- Product: Xterra 3500
- Place to Buy: Amazon.com
- My Rating: 6/10
I was happy when I opened up Xterra 3500 treadmill. There was only one large box, and although it was heavy it wasn’t unbearable to get open. Sure, there’s lots of packaging, but like anything I want it to arrive looking nice. I didn’t have any issues opening it or notice any damage. It took some time to put together, but anyone who’s handy could get it fully functional in less than 30 minutes. The hardest part was making sure to connect the cables and ensure the fan is working.
The instruction manual was helpful. There weren’t too many steps anyway. When I first turned it on I was a little disappointed to see how low-tech it was. I supposed I shouldn’t be disappointed with it seeing as it’s a middle-of-the-road treadmill. The most important thing is that it can go faster than a 6:30 pace. It had all of the normal features on it: speed levels, elevation levels, calorie count, heart rate, and several workout programs. It’s a pretty good set up and easy to follow.
My first workout wasn’t too bad. You can hold an iPad on it and watch your favorite shows without too much trouble. The emergency pull feels cheap to me (it broke after one of my kids got a hold of it) so take that for what it’s worth. Make sure it’s on even ground (may go without saying). I set mine up in my garage and apparently the surface I had it on was too shaky, so it wobbled when I ran on it. So, the temporary solution was to put a piece of wood under one of the legs and call it good. The legs are a lot smaller than other treadmills, so keep that in mind. The surface where the Xterra 3500 sits is extremely important; I just recently moved mine to a more level space and my runs are significantly better.
Good-Speed and Elevation Adjustments
I really like how they have these. They put speed and elevation adjustments on the main dashboard, between the dashboard and the arms, and on the arms. The main dash has big numbers to push as soon as you start your workout, and you can adjust anytime. There are also incremental adjusters on the arms. I like those because I like to incrementally increase or decrease my paces and elevations. It has been helpful for me. I’ll usually start off my run with hitting one of the numbers for speed and elevation then use the buttons on the arms to adjust when needed.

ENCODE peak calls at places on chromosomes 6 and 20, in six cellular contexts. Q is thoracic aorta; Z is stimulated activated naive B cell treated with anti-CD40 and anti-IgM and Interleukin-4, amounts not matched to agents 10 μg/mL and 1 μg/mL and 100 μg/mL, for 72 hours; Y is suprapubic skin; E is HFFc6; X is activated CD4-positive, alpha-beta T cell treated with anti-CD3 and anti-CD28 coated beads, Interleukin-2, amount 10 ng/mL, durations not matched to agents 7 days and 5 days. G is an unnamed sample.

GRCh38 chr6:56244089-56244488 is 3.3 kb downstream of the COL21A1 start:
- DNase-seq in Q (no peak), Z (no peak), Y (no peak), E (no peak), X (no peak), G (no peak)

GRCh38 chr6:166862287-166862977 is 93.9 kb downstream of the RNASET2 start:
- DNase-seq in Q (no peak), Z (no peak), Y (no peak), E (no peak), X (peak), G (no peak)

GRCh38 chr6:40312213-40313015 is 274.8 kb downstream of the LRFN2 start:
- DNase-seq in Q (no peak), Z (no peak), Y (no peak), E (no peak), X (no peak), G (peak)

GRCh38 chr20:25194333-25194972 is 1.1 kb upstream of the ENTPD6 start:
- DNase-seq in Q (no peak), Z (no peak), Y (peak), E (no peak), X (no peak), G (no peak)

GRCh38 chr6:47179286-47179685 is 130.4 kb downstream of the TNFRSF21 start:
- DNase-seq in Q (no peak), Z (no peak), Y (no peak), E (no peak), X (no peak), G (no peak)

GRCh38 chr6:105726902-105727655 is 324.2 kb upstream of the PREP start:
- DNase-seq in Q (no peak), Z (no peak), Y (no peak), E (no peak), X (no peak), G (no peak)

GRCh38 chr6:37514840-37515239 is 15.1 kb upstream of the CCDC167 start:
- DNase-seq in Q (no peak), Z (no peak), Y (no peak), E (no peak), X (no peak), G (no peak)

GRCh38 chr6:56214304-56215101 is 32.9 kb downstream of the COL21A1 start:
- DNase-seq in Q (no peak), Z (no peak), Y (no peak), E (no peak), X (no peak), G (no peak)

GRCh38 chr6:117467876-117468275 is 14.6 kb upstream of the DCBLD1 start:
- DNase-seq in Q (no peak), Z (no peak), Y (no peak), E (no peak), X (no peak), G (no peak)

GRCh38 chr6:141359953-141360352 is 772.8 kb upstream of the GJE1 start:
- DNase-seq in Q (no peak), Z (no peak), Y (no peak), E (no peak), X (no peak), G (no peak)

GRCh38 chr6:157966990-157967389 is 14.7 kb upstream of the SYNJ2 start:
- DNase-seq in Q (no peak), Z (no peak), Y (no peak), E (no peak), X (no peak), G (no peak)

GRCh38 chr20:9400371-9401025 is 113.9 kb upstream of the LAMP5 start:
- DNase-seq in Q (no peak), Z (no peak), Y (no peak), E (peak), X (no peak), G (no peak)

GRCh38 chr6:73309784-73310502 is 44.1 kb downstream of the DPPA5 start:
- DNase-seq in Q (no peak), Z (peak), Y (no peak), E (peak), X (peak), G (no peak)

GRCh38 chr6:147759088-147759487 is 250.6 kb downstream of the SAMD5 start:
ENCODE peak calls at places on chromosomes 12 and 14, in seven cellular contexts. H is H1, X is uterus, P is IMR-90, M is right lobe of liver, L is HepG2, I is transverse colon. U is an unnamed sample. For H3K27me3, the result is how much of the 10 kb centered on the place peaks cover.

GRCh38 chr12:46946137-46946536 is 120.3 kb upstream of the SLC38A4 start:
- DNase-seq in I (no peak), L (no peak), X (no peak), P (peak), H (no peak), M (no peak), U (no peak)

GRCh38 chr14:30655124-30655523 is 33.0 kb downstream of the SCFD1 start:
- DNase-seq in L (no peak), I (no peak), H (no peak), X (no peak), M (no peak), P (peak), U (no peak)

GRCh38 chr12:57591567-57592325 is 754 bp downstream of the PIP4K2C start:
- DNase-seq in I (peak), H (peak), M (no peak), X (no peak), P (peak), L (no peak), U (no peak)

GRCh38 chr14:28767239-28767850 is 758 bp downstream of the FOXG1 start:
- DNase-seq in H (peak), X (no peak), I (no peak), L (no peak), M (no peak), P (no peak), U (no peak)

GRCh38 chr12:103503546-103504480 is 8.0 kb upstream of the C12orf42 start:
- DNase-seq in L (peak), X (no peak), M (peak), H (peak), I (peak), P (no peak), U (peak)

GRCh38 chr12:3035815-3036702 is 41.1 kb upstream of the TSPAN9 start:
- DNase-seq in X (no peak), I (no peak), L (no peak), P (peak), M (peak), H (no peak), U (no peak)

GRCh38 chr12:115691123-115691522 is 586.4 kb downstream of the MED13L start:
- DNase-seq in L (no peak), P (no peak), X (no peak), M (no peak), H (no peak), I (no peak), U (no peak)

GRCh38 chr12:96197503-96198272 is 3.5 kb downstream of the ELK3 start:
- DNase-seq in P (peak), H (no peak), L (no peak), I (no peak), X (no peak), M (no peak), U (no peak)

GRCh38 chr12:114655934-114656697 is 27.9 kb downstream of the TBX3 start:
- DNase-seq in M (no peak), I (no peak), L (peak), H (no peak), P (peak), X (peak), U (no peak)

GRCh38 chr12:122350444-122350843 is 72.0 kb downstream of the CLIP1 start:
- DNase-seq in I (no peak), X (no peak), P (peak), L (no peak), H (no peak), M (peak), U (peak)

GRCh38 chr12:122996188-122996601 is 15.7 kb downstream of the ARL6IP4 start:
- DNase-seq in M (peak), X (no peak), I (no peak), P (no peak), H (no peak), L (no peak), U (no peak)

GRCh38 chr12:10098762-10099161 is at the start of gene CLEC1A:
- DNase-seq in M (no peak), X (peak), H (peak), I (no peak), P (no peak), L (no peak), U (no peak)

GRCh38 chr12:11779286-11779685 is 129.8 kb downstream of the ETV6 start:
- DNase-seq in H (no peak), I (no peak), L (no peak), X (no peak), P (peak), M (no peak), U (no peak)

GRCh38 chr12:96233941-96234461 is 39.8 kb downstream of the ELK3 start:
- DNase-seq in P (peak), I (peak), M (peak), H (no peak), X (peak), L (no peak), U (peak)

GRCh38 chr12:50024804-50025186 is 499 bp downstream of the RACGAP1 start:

The treadmill is responsive to adjustments. When I adjust speed and elevation, there’s minimal delay. I like that especially when I need to transition faster or slower.
Good- The Treadmill Belt and Frame
Aside from the software, I’m a fan of how the treadmill is built. It has a sturdy feel to it. For a home treadmill, it doesn’t feel like it’s going to break. I run at about a 7:30 pace for most of my runs on this treadmill, and I’ve never felt like it would give out. I’ll go anywhere between three and six miles each run.
These cup holders are great! I didn’t think I would need cup holders, but I use them all the time: one for my phone and the other for my water bottle. I have a 32oz water bottle with a wide base, and the treadmill cup holder holds that for me. Plus, these cup holders are deep, so I never worry about anything falling out. To be honest, I think I like the cup holders over the built-in fan it comes with (more on that later).
Good-Wheels For Easy Moving
It is easy to move from place to place. There are wheels underneath the front of the treadmill that make it really nice to relocate. I moved this by myself, and I bet that if my wife needed to move it that she’d be able to. The manufacturers did a great job thinking about treadmill maneuverability.
Just OK- The Display Screen